Using vibration to diagnose looseness

Mechanical looseness, or the improper fit between component parts, is generally characterized by a long string of rotating frequency harmonics or 1/2 rotating frequency harmonics at abnormally high amplitudes.

It’s important to note that these harmonics may be sporadic. For example, looseness may display peaks at 2x, 3x, 4x, 5x, 6x, etc., or at 3x, 3,5x, 4x, 5,5x, 6x, etc.

What causes looseness?

Possible causes of wear/looseness are:

  • The machine has come loose from its mounting
  • A machine component has come loose
  • The bearing has developed a fault that has worn down the bearing elements or the bearing seat

The effects of looseness

  • If the looseness is bearing related, the effects are the same as imbalance, only more severe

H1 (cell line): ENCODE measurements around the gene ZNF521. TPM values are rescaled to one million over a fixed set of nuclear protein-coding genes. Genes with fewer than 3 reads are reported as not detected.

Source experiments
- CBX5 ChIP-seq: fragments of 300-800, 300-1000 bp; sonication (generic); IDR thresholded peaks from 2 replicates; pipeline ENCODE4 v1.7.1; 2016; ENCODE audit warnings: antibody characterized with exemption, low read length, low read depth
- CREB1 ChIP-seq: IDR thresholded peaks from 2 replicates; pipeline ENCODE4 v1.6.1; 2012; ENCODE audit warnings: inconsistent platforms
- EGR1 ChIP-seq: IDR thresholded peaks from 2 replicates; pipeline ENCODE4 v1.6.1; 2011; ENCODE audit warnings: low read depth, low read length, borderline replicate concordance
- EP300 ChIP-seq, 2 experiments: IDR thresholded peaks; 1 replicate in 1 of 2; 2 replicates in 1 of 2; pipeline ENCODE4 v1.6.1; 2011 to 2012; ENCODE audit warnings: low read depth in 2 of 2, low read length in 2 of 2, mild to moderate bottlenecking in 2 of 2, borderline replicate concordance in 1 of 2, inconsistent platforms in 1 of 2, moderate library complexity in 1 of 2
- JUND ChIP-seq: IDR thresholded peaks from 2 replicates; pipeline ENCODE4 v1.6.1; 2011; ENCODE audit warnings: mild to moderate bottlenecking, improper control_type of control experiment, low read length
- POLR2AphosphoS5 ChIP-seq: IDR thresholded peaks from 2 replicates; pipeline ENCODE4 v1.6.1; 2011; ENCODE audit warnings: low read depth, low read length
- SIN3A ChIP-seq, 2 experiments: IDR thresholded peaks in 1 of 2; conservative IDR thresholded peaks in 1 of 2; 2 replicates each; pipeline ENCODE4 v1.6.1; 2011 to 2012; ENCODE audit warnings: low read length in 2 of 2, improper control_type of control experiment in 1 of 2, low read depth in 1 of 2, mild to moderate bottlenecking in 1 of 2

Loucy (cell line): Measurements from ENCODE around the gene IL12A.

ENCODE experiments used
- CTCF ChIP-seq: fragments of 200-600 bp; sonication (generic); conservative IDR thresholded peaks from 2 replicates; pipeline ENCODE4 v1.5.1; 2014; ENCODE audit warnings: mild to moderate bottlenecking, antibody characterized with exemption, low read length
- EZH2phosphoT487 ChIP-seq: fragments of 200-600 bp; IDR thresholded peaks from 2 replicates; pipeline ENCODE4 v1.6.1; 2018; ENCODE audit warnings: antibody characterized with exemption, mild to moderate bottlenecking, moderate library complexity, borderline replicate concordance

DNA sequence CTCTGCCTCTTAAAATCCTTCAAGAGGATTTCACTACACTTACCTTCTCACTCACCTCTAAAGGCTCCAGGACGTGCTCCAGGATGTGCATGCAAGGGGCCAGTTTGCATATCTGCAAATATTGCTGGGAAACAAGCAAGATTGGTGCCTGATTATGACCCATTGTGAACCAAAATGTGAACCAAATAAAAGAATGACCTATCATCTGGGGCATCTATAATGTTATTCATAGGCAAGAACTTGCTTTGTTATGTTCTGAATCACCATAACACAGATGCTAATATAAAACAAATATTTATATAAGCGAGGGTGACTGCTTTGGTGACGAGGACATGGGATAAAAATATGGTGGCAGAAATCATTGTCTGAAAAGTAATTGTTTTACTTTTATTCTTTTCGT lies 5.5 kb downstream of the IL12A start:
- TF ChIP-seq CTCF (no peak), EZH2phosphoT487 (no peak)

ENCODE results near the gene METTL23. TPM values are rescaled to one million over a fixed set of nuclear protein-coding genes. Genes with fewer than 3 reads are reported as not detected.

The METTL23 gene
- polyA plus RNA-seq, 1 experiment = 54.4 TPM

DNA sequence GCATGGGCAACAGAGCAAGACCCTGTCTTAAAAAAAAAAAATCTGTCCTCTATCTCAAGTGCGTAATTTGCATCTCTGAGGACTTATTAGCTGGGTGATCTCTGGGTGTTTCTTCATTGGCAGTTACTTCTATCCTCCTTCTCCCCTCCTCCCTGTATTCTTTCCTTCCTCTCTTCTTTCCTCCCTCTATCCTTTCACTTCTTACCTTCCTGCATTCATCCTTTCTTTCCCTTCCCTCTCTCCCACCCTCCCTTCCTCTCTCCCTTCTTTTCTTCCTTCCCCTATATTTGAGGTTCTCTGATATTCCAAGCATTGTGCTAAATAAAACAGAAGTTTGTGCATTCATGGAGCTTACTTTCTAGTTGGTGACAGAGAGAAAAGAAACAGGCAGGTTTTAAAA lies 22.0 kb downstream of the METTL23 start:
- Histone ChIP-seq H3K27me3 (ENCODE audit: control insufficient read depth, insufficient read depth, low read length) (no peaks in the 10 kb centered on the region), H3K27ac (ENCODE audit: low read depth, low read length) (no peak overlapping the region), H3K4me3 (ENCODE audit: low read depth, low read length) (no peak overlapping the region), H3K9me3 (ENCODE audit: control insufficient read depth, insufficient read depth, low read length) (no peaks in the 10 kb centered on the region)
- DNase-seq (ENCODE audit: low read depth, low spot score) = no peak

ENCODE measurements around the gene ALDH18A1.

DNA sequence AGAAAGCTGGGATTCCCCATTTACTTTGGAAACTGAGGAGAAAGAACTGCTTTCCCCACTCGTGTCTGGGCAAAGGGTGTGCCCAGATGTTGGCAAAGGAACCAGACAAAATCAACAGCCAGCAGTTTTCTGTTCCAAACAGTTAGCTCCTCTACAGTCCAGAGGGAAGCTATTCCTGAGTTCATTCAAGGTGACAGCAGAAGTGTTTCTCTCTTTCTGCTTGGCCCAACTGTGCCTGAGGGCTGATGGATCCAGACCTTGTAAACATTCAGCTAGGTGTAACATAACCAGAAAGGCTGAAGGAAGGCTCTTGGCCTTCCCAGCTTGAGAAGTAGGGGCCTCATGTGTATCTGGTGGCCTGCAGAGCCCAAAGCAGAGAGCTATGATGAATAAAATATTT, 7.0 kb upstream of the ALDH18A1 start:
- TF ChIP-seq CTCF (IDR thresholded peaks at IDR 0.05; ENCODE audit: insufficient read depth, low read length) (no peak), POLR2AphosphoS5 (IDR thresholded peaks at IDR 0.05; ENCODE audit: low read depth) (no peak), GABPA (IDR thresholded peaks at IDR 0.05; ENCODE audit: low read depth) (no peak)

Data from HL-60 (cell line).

• If looseness is generated from a component (for example, a fan blade), there is a possibility the part will become detached, causing secondary damage.

Diagnosing the problem

Use FFT spectra and phase to diagnose looseness.

Spectrum analysis

Typically, looseness is identified by an abnormally high running speed amplitude followed by multiples or 1/2 multiples. Harmonic peaks may decrease in amplitude as they increase in frequency (except at 2x, which, when measured in the vertical position, can be higher in amplitude).

Chart 1 - Running speed 0901d19680559c7e

Chart 2 - Running speed 0901d19680559c7f

Summing it up

  • If there are a series of three or more synchronous or 1/2 synchronous multiples of running speed (range 2x to 10x), and their magnitudes are greater than 20% of the 1x, then there may be mechanical looseness
  • If the machine is rigidly connected (no coupling or belt), and the radial 2x is high, then there may be mechanical looseness